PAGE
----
Lawyers for Ross Ulbricht, the alleged mastermind behind the sprawling internet drug marketplace Silk Road, admitted for the first time that he founded the site — but claimed he wasn't "Dread Pirate Roberts," the anonymous user who allegedly controlled it.
The admission came in the defense's opening statement at Ulbricht's trial, which began Tuesday in Manhattan federal court. The Texas native is charged with a litany of crimes, including drug trafficking, hacking, and money laundering.
The Silk Road existed on the so-called "dark web" and could only be accessed via the Tor network, a service that hides a person's real IP address. Prosecutors allege the site was used primarily to buy and sell illicit drugs and other contraband. More than 1 million such exchanges took place, they claim.
Though not included in the list of charges against him, Ulbricht is also accused of attempting to assassinate several people involved with Silk Road. Authorities have provided no direct evidence to indicate any murders took place.
Prosecutor Timothy Howard said Ulbricht "set the rules that dealers had to follow," on the site and was "at the center of each of these drug deals," taking a cut of 10-12 percent from each exchange and earning some $18 million.
What it's really like to be one of the Silk Road's biggest drug lords. Read more here.
Ulbricht shook his head as Howard pointed to him and told jurors that he was Dread Pirate Roberts, the person who owned the site and profited handsomely from its illicit activity.
Defense attorney Joshua Dratel conceded Ulbricht "did invent the Silk Road" in 2011 as an "economic experiment," but gave up managing it soon after. Dratel said that his client did not go by Dread Pirate Roberts, a pseudonym taken from the book and movie The Princess Bride.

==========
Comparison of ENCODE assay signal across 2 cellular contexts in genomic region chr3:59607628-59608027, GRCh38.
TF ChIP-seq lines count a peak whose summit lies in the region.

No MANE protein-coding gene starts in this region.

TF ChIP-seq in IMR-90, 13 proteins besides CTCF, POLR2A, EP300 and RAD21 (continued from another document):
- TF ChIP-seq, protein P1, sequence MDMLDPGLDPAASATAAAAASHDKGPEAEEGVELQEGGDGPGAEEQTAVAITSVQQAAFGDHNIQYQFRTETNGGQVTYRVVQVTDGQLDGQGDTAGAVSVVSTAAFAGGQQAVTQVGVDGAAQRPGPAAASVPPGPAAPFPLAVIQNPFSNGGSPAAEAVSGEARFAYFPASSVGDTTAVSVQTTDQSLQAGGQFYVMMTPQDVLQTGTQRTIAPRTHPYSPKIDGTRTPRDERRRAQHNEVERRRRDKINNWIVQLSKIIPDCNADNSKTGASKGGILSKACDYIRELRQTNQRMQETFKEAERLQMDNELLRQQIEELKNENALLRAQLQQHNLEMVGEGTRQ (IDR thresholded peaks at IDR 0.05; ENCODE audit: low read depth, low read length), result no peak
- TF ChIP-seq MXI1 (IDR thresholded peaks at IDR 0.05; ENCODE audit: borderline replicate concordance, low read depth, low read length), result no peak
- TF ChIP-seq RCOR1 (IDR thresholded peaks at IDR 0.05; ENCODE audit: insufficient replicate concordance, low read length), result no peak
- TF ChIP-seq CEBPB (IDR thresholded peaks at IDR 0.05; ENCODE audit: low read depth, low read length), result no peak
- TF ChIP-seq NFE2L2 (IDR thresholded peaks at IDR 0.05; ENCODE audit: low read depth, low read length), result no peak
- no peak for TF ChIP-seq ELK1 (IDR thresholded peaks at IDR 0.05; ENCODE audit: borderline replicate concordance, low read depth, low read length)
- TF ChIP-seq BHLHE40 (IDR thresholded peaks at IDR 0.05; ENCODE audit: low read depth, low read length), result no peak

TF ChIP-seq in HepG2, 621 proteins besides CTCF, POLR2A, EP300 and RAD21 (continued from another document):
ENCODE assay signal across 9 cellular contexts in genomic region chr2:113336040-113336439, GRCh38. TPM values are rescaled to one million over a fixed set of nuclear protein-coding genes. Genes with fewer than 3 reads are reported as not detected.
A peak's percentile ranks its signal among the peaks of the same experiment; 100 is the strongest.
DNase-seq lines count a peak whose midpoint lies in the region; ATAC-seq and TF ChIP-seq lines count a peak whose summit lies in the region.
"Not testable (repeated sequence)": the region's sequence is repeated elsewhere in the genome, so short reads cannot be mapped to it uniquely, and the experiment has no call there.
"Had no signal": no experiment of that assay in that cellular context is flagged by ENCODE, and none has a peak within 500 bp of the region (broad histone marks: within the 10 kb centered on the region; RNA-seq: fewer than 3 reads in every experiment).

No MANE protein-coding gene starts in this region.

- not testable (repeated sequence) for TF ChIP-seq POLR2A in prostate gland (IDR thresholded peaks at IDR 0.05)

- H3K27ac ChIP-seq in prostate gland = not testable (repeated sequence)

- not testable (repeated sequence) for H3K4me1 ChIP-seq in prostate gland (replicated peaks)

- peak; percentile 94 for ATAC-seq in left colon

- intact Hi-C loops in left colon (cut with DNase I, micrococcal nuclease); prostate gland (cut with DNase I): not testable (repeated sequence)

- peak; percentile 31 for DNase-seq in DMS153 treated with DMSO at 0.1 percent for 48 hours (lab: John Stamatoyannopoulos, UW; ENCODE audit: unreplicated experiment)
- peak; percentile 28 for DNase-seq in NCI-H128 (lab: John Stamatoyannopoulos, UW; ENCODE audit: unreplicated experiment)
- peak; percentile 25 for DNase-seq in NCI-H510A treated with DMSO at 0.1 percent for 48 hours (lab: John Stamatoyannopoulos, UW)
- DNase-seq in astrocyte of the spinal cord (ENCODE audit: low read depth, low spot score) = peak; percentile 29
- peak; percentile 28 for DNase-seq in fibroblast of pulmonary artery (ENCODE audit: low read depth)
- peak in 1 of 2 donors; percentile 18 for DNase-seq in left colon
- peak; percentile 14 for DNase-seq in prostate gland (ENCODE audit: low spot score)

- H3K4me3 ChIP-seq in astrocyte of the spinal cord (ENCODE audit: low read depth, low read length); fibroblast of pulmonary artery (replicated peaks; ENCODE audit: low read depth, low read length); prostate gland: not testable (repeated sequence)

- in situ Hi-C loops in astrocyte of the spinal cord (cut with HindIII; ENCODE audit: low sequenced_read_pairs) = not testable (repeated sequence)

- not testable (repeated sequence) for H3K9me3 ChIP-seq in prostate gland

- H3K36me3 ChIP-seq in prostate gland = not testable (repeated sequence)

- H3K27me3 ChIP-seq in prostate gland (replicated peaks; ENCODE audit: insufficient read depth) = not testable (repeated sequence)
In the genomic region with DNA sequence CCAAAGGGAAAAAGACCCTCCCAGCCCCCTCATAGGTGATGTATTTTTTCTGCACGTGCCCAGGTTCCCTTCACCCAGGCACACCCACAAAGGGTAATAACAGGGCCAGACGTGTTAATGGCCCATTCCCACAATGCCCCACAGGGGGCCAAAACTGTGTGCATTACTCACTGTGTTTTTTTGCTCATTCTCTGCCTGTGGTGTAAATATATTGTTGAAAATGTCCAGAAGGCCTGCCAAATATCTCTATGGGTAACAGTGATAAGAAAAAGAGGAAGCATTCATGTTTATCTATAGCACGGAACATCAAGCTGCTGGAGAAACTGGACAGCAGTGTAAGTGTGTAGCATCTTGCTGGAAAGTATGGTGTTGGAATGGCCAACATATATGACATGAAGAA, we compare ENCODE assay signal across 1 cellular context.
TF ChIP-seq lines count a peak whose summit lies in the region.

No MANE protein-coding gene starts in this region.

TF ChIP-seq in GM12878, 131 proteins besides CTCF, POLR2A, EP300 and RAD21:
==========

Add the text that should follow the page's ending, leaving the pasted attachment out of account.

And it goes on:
In an August 2013 interview with Forbes, a person claiming to be Dread Pirate Roberts said he paid to take over the site from its original founder.
Dratel suggested that a "naive" Ulbricht was entrapped, and said whoever took over control of the site set him up as the "fall guy."
FBI agents arrested Ulbricht in October 2013 as he sat at his laptop in a public library in San Francisco. The Silk Road was shut down around the same time, though similar sites have cropped up since.
The government said Tuesday that agents trailed Ulbricht to the library, where he logged into an administrative section of Silk Road and was "caught red-handed." Howard told jurors that Ulbricht was chatting with an undercover agent who posed as a user on the site. The prosecutor also said that an electronic journal found on Ulbricht's laptop "contains devastating confessions" that implicate Ulbricht and, presumably, tie him to Dread Pirate Roberts.
Law enforcement officials seized more than 29,000 bitcoins from Ulbricht's laptop, which they later sold for $17 million after the cryptocurrency appreciated.
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The defense argued that the same string of careless errors that ultimately led to Ulbricht's apprehension are proof that he could not have been the meticulous Dread Pirate Roberts.
"If he's not guilty he needs to be set free," Derick Freeman, an Ulbricht supporter from New Hampshire who demonstrated outside the courthouse in Lower Manhattan, told VICE News. "If he is Dread Pirate Roberts, he is a hero for putting the black market in a safer place."
Witness testimony will continue Wednesday. Critics of the prosecution will look for evidence that federal authorities illegally gained access to Silk Road's servers around the world, something Ulbricht's defense has alleged.
The trial — which could lead to life imprisonment for Ulbricht — is expected to last at least a month.
Follow Samuel Oakford on Twitter: @samueloakford